I remember things she said throughout my life. When we first met, it was at school. She was new, but not at all shy. The teacher asked her to say a few words about herself, so she got up from her desk, walked all the way to the front of the classroom and said, “Hi, do you guys like cats?”
When we first made love it was years later, at a house party when Dave’s parents were away. We snuck out into the gazebo to make out. It was so beautiful, with tiny lights like a Christmas tree, and the thrill of being discovered was so exciting. Things got hot and in the middle of it she said “No, not like this.”
When she had the baby, the labor was rough. She looked like a nightmare, like the walking dead. They gave her the waning little thing to hold in her arms. She looked at me, then looked at Dave, then looked at nobody in particular and said, “I am so tired.”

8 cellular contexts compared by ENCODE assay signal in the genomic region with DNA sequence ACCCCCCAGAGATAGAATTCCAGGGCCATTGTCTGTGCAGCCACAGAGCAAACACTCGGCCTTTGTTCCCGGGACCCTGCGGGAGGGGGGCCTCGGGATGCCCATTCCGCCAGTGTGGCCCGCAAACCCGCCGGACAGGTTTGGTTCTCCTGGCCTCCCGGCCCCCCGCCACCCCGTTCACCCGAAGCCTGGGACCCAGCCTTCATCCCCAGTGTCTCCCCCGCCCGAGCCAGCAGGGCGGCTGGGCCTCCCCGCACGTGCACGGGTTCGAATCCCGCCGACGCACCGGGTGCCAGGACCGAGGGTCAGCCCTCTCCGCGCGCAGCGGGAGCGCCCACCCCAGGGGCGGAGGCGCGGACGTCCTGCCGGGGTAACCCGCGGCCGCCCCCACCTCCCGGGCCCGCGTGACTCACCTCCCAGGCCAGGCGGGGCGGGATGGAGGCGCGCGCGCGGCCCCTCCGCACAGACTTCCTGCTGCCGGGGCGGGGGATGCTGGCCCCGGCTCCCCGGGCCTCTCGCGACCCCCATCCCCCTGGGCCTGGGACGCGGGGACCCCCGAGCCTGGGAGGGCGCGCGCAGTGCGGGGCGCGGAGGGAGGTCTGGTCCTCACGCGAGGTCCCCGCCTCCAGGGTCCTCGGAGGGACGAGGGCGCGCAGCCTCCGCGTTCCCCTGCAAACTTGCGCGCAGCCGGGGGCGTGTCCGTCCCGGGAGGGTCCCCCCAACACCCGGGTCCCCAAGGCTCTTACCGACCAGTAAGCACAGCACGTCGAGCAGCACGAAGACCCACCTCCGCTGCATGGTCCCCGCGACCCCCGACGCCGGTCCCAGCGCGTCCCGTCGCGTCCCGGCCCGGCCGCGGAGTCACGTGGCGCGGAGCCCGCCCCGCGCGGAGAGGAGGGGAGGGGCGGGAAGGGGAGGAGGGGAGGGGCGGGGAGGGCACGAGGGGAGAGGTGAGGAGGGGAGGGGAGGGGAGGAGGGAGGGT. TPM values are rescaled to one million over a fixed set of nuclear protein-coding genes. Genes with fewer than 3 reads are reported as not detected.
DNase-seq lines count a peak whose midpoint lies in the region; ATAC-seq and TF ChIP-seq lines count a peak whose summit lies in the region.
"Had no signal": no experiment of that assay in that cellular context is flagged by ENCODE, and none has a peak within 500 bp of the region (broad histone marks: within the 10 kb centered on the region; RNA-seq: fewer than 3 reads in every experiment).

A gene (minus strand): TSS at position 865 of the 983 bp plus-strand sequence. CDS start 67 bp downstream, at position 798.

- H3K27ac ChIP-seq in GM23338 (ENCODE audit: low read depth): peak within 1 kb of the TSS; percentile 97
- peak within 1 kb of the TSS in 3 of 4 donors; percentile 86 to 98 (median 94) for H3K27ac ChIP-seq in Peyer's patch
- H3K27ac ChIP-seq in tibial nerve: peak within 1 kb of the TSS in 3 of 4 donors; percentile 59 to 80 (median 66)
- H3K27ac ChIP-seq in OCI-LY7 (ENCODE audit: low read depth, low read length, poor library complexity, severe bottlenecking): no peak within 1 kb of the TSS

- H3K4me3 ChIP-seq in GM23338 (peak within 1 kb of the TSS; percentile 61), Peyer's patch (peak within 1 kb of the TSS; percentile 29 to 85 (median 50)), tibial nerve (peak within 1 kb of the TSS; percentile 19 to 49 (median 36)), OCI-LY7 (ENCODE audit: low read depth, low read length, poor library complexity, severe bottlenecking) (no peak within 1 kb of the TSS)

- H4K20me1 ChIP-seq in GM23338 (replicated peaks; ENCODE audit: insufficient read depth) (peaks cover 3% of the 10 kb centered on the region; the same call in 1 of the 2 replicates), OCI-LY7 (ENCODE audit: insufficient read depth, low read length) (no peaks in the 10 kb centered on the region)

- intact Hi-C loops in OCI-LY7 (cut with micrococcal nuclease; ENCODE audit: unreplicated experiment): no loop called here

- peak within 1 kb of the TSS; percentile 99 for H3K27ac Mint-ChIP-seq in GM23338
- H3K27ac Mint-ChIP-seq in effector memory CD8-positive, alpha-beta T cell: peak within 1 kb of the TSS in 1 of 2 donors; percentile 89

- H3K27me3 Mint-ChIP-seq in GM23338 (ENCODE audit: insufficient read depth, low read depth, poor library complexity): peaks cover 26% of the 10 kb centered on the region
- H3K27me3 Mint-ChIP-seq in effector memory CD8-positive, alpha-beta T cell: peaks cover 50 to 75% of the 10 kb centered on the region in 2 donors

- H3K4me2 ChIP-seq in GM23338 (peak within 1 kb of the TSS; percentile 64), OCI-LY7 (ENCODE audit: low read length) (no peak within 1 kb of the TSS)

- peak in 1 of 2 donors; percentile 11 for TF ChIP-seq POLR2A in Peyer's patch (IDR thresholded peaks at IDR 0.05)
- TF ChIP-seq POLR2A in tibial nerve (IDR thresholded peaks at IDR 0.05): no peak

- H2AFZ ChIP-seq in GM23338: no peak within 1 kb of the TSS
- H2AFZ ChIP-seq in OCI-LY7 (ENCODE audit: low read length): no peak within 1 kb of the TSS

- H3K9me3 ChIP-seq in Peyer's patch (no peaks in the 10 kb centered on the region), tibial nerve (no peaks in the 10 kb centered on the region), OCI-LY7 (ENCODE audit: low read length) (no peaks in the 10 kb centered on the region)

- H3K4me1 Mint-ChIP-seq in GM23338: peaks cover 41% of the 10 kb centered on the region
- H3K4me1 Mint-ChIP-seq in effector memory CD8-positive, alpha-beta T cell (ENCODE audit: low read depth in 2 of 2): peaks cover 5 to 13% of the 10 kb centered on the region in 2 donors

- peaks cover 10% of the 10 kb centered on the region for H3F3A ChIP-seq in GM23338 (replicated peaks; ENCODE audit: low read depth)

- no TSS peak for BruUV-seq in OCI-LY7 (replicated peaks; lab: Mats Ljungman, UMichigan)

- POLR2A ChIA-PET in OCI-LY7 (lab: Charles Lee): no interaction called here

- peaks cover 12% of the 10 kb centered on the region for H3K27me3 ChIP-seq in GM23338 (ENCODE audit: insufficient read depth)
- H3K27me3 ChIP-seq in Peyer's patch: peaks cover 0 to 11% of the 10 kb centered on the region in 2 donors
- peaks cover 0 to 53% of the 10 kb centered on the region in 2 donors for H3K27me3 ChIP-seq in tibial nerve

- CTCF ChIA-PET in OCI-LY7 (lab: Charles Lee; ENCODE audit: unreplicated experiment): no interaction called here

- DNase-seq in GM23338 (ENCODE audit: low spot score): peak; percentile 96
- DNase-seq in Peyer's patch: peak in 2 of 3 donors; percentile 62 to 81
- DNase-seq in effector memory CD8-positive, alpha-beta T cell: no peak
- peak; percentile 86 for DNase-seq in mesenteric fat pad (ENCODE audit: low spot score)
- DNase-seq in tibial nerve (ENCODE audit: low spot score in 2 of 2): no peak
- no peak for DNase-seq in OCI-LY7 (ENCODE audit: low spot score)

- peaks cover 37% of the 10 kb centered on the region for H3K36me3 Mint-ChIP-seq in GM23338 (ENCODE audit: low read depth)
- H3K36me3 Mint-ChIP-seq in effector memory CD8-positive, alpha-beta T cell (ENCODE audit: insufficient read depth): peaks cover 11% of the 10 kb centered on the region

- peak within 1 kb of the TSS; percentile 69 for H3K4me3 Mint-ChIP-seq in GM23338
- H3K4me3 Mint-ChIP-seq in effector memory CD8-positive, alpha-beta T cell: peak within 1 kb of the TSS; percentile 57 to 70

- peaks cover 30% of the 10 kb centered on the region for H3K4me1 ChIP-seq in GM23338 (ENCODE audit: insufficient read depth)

Long after we were married we felt we were falling out of love, but we had a romantic night up on the roof one hot summer. The stars were tiny little lights much like those lights on the gazebo. She put her head on my chest and said, “Even if we are apart, we will stare at the same stars at night. That is the only kind of love a person needs.”
After we divorced, I saw her at a cafe. I walked up and started a conversation. She was pleasant enough, the type of kindness you show to strangers. As we were saying goodbye, she touched my arm and said, “You look well.”
When I was dying, she said “Don’t forget to feed the cat.” Except she was not really there, so how is that possible?